Four men sitting for a press conference, a bald man in the centre wearing a suit

Port Adelaide football legend Geof Motley dies aged 88

South Australian football has lost one of its most decorated players with the death of Geof Motley.

Key points:

Geof Motley, 88, died on Tuesday afternoon after a short illness
The Port Adelaide club legend was a member of the Australian and SA football hall of fame
In his 14 seasons with Port Adelaide, he was part of nine premierships including four as captain

In a statement, the Port Adelaide Football Club said the 88-year-old died on Tuesday afternoon after a short illness.

In a 14-year career with Port Adelaide, Motley played in a record nine premiership sides including four as captain.

Although he adopted the rugged Magpie ethos, Motley was never reported in 258 games and never argued with umpires simply because “I have never yet seen one change his decision”.

Motley grew up at Port Adelaide and made his senior debut as a 17-year-old in 1953.

Geof Motley won nine league premierships with Port Adelaide, along with four best-and-fairest awards and a Magarey Medal. (Supplied: Port Adelaide Football Club)

The following season he won the first of what would be Port Adelaide’s record-breaking six flags on end.

In the 1957 grand final against arch-rival Norwood, he was shifted from centre into the forward line to give the Magpies a lift and he responded with seven goals — including four in the last quarter.

“He is the first player I think of when asked to name the player who provided confidence and loyalty at Port Adelaide,” coach Fos Williams once said.

“He was a most reliable footballer whether at half-forward or half-back.”

When Williams stepped down as coach in 1958, Motley captain-coached the Magpies to the premiership — an achievement he considered his greatest moment.

“I found his [Williams’s] shoes pretty big to fill,” he said later.

“We lost our first minor round game and then won the rest.

“It was probably the most important moment of my football life, I would suggest, because if you coach and captain and do all that sort of stuff it adds more significance to it.”

Four men sitting for a press conference, a bald man in the centre wearing a suit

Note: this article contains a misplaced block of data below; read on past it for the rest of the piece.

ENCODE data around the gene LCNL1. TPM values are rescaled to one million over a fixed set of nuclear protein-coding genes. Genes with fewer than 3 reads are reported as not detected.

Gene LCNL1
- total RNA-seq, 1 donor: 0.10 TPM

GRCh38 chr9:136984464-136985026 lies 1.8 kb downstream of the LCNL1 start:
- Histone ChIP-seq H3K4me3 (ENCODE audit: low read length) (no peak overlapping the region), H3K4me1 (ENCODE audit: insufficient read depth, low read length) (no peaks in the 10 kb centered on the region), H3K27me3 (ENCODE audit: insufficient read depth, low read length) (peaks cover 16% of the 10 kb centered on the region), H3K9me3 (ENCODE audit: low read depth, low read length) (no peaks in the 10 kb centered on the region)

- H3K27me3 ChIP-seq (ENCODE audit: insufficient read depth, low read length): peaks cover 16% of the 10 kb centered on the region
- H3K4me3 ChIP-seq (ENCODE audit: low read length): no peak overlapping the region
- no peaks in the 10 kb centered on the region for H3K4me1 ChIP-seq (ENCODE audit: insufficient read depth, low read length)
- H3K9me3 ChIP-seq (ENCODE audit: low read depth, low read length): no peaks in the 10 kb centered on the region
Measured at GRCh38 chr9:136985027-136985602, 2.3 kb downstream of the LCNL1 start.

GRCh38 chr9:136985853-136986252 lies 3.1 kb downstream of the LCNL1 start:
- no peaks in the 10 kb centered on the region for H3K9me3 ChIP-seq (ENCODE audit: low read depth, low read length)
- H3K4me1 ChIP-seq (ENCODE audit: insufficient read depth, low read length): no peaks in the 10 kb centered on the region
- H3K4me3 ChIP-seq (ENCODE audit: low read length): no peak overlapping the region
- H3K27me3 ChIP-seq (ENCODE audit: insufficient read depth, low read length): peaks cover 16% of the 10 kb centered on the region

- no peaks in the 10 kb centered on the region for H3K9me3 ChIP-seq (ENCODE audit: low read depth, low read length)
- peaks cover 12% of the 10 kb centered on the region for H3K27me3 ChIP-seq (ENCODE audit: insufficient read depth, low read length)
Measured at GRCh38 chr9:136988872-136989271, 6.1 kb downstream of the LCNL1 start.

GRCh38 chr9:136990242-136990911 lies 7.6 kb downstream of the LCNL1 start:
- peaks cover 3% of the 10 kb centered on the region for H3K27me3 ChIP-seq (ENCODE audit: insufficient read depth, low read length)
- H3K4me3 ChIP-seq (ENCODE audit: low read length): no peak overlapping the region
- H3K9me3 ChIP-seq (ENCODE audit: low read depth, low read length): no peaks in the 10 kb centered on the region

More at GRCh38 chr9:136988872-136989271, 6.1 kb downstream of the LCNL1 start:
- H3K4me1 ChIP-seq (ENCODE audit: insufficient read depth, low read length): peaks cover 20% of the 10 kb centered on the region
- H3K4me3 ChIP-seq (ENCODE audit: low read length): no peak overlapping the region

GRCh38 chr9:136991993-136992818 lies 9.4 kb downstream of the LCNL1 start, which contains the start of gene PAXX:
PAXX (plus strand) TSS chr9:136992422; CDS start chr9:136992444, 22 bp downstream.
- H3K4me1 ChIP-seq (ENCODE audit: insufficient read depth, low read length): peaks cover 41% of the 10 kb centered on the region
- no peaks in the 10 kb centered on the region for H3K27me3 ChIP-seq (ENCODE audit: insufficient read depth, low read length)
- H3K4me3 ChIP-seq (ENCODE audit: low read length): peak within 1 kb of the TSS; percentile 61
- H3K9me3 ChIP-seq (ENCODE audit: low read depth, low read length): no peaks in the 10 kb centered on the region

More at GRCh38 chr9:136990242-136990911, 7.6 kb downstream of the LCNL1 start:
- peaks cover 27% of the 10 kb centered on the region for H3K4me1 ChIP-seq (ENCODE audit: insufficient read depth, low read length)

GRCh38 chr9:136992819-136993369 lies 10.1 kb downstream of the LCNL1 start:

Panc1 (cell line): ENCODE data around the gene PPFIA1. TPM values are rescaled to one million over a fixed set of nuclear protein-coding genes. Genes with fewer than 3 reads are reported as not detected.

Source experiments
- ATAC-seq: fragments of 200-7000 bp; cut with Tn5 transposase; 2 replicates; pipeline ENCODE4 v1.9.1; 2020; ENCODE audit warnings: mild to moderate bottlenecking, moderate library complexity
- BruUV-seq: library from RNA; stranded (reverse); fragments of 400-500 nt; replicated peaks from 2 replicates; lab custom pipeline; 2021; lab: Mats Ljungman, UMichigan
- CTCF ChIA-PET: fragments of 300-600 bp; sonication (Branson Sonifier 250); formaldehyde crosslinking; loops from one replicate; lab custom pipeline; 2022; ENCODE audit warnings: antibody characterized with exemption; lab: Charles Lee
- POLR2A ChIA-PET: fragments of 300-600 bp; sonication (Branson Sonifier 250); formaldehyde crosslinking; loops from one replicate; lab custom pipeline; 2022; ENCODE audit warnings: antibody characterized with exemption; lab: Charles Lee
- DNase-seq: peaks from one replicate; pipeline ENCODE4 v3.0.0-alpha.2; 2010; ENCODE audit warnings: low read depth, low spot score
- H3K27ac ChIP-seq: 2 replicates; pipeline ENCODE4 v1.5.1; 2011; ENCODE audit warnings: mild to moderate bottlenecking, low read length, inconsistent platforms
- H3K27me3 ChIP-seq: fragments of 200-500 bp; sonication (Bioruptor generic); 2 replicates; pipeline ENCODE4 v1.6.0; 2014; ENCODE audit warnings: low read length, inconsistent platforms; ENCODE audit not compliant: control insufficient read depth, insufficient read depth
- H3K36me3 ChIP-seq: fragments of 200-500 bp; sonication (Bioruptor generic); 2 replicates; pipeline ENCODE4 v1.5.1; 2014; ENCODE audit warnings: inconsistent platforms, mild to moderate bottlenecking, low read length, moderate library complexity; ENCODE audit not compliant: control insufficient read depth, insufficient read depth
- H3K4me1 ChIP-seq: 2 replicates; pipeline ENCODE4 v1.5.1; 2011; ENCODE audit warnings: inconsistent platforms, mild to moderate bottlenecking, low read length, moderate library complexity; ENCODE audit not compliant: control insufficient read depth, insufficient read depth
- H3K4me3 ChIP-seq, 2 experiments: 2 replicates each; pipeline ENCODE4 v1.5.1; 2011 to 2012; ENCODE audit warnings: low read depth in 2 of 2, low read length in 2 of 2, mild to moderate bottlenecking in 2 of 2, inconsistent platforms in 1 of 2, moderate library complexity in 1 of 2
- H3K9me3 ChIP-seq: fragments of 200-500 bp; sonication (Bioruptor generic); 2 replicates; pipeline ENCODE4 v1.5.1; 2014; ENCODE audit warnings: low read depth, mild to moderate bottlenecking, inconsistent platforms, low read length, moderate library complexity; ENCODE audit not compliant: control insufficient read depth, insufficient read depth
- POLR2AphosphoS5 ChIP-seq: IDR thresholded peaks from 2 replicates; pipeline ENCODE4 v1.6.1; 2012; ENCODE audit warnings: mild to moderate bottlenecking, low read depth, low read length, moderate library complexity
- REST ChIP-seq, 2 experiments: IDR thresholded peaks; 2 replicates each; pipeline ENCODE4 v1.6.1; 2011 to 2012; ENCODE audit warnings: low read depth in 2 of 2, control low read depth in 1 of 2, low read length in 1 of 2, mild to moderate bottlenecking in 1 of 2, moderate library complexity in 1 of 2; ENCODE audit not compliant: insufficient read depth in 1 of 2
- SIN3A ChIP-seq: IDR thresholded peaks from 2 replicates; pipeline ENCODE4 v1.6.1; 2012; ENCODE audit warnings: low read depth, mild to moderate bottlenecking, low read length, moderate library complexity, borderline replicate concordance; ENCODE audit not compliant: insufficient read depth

David Koch says Geof Motley represented the club with “great distinction”.(AAP: Kelly Barne)

Two seasons later, he was replaced as coach by Williams but remained at Alberton where he captained the club to three more premierships.

He was Port Adelaide’s club champion four times and won the Magarey Medal in 1964.

Motley was selected 28 times for South Australia and was part of the side that defeated Victoria on the MCG in 1963.

While his heart was always at Alberton, he coached North Adelaide in the late 1960s and served on the match committee at Sturt where his son, Peter, played.

In 2008, Motley was inducted into the Australian Football Hall of Fame and the Port Adelaide players race at Adelaide Oval is named in his honour.

Port Adelaide chairman David Koch said Motley was “one of our all-time greats”.

“Born and raised in the Port Adelaide district, all Geof knew was the Port Adelaide Football Club,” he said.

“It was his world, his life. All he wanted to do was represent Port Adelaide. And he did that with great distinction.”

The club’s chief executive officer, Matthew Richardson, said Motley’s contribution to football in South Australia was “enormous”.

He described Motley as “strong, imposing” and “balanced, skilful and so versatile” on the field.

“We pass on our heartfelt condolences to Geof’s children Wanita, Peter and Brett and extended family,” he said.



Author: Russell White